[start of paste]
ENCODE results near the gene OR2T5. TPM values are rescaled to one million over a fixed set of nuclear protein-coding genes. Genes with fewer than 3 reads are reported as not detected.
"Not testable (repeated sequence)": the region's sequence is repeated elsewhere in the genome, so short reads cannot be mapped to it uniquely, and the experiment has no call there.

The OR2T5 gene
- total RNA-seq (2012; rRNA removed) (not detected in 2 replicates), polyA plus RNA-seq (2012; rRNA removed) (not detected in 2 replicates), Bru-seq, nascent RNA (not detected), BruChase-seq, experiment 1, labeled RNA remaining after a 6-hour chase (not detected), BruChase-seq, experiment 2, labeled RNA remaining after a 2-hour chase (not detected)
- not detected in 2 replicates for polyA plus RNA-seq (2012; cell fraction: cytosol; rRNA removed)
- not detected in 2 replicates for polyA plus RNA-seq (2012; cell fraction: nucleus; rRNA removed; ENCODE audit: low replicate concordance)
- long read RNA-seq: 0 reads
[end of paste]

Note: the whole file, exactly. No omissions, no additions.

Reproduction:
ENCODE results near the gene OR2T5. TPM values are rescaled to one million over a fixed set of nuclear protein-coding genes. Genes with fewer than 3 reads are reported as not detected.
"Not testable (repeated sequence)": the region's sequence is repeated elsewhere in the genome, so short reads cannot be mapped to it uniquely, and the experiment has no call there.

The OR2T5 gene
- total RNA-seq (2012; rRNA removed) (not detected in 2 replicates), polyA plus RNA-seq (2012; rRNA removed) (not detected in 2 replicates), Bru-seq, nascent RNA (not detected), BruChase-seq, experiment 1, labeled RNA remaining after a 6-hour chase (not detected), BruChase-seq, experiment 2, labeled RNA remaining after a 2-hour chase (not detected)
- not detected in 2 replicates for polyA plus RNA-seq (2012; cell fraction: cytosol; rRNA removed)
- not detected in 2 replicates for polyA plus RNA-seq (2012; cell fraction: nucleus; rRNA removed; ENCODE audit: low replicate concordance)
- long read RNA-seq: 0 reads